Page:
Generally speaking, storage performance testing (SPT) is the art and science used to determine the operating characteristics of a storage system. A storage product is placed under actual operating conditions, or conditions are simulated as closely as possible, within a controlled environment, and a variety of operating parameters are measured and reported. Typical operating parameters might include data throughput or I/Os per second (IOps). In many cases, performance is tested across a variety of workload patterns and intensity levels to gauge the system's response against a range of conditions. For example, storage system performance can be evaluated with read-intensive, write-intensive or mixed workloads.
"Storage performance testing matters during the purchasing cycle and during tuning and troubleshooting efforts," says Brian Garrett, industry analyst with the Enterprise Strategy Group. Suppose that a new storage system is being considered for an environment with 200 users, but another 200 users may be added over the next two years. SPT could be used to simulate the workload expected from up to 400 users. Or, it could be used to investigate the maximum number of users that a storage system will adequately support before performance degrades to an unacceptable level. Test results can provide an early indication of that system's future performance. Analysts note that SPT can be used to "break" a storage system or find its practical limitations before making a purchase.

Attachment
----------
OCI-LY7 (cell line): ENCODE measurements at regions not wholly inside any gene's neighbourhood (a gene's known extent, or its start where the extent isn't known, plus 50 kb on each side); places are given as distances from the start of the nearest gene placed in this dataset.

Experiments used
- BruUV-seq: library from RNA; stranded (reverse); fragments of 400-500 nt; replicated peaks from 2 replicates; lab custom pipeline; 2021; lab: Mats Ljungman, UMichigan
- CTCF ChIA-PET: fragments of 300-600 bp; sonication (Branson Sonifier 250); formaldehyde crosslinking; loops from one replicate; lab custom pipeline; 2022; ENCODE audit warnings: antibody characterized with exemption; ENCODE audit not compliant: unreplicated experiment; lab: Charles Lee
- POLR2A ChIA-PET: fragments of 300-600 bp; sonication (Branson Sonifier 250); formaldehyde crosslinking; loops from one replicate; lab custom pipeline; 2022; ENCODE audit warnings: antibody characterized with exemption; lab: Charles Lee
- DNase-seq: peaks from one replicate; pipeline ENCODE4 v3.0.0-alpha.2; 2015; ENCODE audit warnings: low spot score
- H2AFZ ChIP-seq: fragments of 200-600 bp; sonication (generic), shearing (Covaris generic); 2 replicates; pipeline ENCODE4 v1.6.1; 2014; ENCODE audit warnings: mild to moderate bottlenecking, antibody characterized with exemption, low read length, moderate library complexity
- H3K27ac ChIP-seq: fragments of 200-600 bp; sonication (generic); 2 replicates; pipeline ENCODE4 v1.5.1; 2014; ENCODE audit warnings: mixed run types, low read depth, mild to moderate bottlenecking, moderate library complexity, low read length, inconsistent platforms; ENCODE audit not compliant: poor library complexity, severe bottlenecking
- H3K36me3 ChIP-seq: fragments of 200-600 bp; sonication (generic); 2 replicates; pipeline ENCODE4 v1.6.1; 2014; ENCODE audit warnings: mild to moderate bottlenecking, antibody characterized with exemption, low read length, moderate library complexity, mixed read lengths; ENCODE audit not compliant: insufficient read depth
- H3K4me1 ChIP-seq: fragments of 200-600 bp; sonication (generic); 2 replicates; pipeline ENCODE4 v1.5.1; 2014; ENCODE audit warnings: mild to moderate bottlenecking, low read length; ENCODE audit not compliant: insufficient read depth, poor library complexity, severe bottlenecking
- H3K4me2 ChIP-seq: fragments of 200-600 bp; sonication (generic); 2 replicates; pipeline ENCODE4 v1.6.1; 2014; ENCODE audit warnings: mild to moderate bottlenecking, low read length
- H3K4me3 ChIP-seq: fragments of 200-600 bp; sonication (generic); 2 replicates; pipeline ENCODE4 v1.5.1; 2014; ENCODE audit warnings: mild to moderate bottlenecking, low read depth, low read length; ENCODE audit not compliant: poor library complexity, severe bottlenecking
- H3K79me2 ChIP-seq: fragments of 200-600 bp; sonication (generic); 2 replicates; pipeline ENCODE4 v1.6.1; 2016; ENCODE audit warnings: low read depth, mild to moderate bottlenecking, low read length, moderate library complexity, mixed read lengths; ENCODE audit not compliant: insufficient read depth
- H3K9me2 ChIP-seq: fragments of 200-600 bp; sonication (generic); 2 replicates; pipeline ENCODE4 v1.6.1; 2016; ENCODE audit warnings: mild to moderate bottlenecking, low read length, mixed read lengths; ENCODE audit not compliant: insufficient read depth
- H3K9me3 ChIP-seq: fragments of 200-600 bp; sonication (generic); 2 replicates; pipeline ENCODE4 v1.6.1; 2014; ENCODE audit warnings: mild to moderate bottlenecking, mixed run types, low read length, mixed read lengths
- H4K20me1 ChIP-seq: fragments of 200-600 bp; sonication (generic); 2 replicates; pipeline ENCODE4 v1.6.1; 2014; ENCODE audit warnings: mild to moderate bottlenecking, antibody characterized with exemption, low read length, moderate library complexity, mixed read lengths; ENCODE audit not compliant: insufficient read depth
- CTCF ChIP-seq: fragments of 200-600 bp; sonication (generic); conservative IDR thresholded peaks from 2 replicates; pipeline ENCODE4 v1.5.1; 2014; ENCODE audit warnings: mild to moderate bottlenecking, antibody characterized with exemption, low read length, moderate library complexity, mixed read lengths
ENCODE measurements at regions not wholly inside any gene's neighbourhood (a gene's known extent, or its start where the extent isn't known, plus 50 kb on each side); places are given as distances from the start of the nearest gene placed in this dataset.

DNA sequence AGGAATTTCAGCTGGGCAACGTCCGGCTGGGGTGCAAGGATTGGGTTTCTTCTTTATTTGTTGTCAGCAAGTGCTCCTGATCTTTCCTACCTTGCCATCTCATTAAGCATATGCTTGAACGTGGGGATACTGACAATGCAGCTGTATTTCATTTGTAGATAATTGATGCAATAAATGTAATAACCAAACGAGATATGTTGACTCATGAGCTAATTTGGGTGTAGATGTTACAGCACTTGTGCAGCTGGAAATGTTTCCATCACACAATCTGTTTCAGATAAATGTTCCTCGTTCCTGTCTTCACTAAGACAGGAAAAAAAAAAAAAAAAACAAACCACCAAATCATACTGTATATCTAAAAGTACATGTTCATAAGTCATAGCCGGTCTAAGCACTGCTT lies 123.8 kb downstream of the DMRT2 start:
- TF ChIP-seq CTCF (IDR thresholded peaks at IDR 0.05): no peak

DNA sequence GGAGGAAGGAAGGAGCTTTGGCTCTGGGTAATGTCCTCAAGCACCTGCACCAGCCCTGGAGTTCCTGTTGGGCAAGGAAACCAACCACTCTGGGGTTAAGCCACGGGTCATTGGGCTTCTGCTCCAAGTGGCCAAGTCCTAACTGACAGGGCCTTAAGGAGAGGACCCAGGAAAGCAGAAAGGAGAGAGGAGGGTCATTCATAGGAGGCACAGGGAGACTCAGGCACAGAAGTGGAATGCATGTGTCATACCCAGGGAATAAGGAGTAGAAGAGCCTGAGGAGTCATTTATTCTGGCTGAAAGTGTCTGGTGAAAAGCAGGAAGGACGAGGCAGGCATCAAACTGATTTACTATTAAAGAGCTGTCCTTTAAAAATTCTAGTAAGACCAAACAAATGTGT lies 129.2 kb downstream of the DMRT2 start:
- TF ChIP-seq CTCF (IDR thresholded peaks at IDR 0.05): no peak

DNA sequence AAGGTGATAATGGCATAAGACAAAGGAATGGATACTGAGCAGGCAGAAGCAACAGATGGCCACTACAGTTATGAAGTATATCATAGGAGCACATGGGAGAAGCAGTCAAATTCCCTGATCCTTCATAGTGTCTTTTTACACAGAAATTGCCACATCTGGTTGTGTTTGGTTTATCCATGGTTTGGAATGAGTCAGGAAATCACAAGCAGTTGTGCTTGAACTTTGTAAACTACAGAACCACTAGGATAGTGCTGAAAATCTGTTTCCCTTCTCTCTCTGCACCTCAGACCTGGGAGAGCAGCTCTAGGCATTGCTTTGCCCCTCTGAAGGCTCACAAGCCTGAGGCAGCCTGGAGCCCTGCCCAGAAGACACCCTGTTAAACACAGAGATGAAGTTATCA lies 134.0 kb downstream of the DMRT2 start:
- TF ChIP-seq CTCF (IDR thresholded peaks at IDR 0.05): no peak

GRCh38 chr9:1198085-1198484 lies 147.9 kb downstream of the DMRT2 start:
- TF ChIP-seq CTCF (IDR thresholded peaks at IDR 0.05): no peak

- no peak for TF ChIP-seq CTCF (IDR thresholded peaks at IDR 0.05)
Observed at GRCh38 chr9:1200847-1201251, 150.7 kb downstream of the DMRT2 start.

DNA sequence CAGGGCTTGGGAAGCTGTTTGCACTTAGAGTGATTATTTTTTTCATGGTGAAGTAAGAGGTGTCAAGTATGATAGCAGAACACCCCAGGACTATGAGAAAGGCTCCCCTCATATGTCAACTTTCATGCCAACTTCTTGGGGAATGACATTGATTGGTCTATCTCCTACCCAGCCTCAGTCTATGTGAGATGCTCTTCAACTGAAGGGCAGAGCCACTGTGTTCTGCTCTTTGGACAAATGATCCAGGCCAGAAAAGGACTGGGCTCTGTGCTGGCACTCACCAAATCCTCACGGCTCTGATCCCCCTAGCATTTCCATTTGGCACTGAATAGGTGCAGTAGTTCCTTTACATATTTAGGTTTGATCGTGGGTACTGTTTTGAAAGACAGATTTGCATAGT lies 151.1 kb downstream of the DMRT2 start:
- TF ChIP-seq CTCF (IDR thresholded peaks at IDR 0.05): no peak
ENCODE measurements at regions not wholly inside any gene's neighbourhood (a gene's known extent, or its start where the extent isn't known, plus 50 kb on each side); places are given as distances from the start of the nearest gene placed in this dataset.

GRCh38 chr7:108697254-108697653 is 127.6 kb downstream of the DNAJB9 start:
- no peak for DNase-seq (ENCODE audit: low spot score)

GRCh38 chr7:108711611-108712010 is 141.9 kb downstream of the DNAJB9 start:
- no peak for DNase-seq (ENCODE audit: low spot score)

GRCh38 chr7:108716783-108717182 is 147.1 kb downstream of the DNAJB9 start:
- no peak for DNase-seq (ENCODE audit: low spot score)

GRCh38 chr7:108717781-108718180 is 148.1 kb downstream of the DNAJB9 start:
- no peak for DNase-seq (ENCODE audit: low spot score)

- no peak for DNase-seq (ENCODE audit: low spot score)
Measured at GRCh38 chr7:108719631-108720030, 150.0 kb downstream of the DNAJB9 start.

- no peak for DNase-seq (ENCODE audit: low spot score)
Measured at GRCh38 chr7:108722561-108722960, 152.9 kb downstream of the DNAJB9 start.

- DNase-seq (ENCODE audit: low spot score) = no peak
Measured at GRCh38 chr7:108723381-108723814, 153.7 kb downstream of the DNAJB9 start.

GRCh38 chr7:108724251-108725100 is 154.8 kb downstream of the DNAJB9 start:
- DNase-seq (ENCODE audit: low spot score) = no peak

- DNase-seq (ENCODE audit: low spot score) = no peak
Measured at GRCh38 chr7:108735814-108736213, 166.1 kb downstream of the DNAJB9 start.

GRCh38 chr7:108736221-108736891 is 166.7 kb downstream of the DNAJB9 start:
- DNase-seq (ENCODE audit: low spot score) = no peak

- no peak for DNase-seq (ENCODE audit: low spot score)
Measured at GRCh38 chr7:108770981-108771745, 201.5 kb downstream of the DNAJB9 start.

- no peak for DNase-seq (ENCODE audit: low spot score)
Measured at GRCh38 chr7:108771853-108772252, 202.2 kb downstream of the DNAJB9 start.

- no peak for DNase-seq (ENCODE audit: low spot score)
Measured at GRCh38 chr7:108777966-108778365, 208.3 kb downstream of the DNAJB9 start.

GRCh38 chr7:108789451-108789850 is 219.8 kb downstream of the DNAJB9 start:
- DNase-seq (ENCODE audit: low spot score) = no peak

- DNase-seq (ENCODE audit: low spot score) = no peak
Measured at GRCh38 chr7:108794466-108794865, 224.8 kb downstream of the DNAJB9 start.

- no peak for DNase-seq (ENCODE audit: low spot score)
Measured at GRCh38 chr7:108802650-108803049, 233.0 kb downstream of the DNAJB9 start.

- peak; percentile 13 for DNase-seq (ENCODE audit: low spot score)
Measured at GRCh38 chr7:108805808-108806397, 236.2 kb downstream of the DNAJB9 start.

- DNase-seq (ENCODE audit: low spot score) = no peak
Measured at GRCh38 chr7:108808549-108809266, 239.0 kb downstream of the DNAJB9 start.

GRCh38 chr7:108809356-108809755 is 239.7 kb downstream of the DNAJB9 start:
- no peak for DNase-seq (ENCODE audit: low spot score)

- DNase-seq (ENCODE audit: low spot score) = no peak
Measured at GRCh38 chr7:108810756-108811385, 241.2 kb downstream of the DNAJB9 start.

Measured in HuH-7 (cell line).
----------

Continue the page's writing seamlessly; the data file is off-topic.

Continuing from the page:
SPT also has an important role when conducting an upgrade or change analysis. An administrator may need to know how the performance of a storage system will be impacted when a hardware device is changed or a software version is upgraded. SPT can be applied to almost any "what if" scenario, allowing an IT team to evaluate any benefit, or impact, from an upgrade or new product before a rollout is ever executed. Consequently, storage performance testing is not an everyday activity. It should only be performed when specific needs dictate.